Two interstate natural gas pipelines were proposed in Berkshire County in winter, 2014. These are major construction projects which impact multiple communities, are highly controversial, and are permitted through a complex legal process at the Federal level through the Federal Energy Regulatory Commission. BRPC assisted our municipalities in participating in the process in a meaningful and useful manner.
Tennessee Gas Pipeline Company has proposed the construction of 3.8 miles of new 36-inch within or adjacent to the existing Tennessee Gas right-of-way in Sandisfield. The proposed project will also construct appurtenant facilities to be located within the existing ROW, including facilities for the operation and maintenance of the pipeline such as mainline valves, blowdown valves, pig launchers, pig receivers and other valves and piping. The proposed project would require withdrawal of more than one million gallons of water from Lower Spectacle Pond in Sandisfield for a hydrostatic test of the assembled pipeline. Construction of the pipeline loops is expected to last for three to four months. The new pipeline in Sandisfield will create a pipeline loop (the "Massachusetts Loop") along the existing Tennessee Gas 200 Line. The purpose of a loop is to increase the volume of gas that can be transported along an existing section of pipeline. BRPC is participating in the review of the permitting process.
Kinder Morgan had proposed the construction of the Tennessee Gas Pipeline Northeast Energy Direct Project to cross through some cities, towns and watershed land in Berkshire County. The pipeline had the potential to create both short and long term impacts to municipalities and districts in those communities where it would be finally located. Short term impacts could have included such items as impacts to roads from heavy equipment or impacts to environmental resources, such as drinking water supply wells if blasting was required. Longer term, communities and districts would need to be able to adequately respond to emergencies, should an emergency related to the pipeline occur. There may have been other impacts as well.
BRPC wanted to ensure that communities were prepared to minimize or address the potential short and long term impacts from the proposed pipeline to protect the communities’ interests should the pipeline be built. BRPC monitored the FERC (Federal Energy Regulatory Commission) licensing process, provided educational services, and provided legal and other technical assistance to municipalities.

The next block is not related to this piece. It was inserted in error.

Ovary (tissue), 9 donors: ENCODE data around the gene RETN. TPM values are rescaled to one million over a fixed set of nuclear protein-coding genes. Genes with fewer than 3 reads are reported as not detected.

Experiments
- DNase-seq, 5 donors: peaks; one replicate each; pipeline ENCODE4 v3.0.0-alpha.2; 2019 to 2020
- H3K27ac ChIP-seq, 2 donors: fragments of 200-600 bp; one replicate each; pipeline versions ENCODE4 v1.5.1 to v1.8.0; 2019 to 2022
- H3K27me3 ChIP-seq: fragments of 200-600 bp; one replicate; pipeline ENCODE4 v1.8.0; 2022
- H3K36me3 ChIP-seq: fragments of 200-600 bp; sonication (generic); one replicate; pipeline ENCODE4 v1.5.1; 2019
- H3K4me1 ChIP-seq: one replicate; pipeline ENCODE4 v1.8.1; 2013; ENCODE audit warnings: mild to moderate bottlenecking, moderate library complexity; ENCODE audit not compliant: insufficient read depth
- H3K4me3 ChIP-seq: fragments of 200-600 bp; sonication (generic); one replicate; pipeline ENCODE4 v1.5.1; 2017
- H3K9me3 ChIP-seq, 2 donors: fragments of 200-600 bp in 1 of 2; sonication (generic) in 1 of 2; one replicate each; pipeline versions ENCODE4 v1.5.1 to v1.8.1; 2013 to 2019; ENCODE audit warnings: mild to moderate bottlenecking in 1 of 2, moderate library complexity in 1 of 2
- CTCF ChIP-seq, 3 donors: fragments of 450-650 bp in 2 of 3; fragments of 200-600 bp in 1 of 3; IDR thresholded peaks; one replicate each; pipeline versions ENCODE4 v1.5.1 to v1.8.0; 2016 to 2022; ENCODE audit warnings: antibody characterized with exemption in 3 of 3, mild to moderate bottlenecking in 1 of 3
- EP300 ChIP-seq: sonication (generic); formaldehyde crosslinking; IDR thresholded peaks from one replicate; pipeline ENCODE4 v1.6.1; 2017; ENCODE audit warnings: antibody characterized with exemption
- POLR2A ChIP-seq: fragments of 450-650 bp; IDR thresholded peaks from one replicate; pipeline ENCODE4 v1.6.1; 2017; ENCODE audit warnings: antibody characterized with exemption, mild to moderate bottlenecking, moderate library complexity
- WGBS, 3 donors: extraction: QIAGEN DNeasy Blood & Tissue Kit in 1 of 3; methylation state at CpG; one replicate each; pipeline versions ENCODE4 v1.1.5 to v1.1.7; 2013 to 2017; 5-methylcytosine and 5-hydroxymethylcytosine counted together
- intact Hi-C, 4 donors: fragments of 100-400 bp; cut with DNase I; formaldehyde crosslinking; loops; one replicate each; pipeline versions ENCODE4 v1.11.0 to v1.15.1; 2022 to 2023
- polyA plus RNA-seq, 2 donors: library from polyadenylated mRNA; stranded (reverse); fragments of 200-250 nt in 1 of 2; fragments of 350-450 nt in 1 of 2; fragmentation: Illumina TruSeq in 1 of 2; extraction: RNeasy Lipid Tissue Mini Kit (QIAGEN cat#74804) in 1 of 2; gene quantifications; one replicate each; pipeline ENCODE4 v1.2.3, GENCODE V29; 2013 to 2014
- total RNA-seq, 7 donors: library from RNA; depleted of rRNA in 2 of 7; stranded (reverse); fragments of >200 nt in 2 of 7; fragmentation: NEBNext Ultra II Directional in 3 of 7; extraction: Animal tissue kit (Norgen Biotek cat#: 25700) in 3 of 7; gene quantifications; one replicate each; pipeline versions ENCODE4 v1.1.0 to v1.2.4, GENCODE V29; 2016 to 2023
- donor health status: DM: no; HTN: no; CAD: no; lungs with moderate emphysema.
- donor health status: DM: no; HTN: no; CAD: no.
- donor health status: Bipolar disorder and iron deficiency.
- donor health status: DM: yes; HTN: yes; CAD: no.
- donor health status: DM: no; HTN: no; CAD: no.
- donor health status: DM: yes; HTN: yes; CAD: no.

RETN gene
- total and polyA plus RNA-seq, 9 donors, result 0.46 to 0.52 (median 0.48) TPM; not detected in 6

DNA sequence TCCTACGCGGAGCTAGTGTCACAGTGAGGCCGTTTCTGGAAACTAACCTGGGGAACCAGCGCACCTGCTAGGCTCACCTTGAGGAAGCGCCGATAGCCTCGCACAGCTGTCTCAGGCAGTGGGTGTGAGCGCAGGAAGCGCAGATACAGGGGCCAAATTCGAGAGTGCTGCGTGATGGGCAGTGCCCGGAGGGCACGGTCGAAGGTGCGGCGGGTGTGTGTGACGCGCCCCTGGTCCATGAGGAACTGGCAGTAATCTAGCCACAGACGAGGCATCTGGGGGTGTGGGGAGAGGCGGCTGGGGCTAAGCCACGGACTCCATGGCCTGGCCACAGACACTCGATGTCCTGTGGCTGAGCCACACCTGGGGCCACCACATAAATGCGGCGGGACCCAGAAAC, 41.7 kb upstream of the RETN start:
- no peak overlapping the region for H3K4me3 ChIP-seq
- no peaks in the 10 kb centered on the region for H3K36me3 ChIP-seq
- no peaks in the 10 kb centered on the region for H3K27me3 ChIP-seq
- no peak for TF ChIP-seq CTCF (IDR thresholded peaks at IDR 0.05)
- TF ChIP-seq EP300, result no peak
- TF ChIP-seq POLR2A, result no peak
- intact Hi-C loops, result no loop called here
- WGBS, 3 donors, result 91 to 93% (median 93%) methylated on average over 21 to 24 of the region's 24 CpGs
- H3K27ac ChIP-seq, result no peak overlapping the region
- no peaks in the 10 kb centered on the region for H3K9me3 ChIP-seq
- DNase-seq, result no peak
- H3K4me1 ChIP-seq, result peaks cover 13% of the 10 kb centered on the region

On May 23, 2016, Kinder Morgan withdrew their application to FERC for the Northeast Energy Direct Project, as a result of inadequate capacity commitments from prospective customers and a determination that the project is uneconomic.
The Berkshire Regional Planning Commission provided legal and technical assistance to municipalities related to the project Tennessee Gas Pipeline Northeast Direct Project.
Information regarding both pipeline projects proposed within Berkshire County can be found through the eLibrary at www.ferc.gov.
Connecticut Expansion Project
Docket No. CP14-529-000
Northeast Energy Direct
Docket No. PF14-22-000
“Knowing and Protecting Your Rights When an Interstate Gas Pipeline Comes to Your Community”
Prepared by Carolyn Elefant,
Law Offices of Carolyn Elefant, Washington D.C.
“An Interstate Natural Gas Facility on My Land? What Do I Need to Know?”
Federal Energy Regulatory Commission
The Pipeline Safety Trust is a nonprofit public charity promoting pipeline safety through education and advocacy by increasing access to information, and by building partnerships with residents, safety advocates, government, and industry, that result in safer communities and a healthier environment.
Pipeline Safety Trust website: http://pstrust.org/